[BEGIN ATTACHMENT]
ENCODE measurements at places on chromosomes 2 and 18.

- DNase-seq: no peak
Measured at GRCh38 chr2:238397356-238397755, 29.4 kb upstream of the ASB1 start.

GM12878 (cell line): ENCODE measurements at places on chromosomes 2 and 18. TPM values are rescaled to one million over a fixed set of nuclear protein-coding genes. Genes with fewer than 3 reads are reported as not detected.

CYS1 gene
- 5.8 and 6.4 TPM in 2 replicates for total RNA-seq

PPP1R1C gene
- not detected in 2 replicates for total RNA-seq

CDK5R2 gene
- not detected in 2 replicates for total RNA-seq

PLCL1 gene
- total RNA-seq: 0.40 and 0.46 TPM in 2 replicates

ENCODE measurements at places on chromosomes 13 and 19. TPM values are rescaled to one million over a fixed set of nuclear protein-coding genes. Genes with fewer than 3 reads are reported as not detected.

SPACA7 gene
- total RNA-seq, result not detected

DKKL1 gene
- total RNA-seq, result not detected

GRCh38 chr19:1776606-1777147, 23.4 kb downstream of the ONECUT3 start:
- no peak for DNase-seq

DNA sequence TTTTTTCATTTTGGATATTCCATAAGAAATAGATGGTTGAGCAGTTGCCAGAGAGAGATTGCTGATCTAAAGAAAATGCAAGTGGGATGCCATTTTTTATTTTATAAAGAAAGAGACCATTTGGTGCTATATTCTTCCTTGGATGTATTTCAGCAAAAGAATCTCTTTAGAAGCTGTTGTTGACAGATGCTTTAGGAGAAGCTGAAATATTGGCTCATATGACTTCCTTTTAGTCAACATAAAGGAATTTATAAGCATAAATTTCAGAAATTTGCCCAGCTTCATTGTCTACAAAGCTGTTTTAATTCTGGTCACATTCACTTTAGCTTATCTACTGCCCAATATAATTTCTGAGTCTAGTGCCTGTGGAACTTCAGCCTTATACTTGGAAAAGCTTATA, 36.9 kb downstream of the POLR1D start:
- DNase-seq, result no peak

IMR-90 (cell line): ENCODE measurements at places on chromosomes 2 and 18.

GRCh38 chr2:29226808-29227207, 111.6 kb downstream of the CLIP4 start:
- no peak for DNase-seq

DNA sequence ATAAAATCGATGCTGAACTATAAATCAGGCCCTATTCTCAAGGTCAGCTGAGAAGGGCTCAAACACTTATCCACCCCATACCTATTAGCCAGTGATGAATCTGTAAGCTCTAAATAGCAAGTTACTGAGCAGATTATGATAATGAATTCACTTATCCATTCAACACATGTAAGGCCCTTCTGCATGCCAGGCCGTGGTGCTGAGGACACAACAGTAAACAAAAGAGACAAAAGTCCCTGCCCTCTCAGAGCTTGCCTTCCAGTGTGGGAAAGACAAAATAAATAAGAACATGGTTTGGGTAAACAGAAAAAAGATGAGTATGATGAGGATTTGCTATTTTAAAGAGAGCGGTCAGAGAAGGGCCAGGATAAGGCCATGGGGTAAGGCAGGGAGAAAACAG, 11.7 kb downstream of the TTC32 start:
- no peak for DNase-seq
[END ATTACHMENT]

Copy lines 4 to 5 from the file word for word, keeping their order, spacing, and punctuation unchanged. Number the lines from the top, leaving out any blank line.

GM12878 (cell line): ENCODE measurements at places on chromosomes 2 and 18. TPM values are rescaled to one million over a fixed set of nuclear protein-coding genes. Genes with fewer than 3 reads are reported as not detected.

CYS1 gene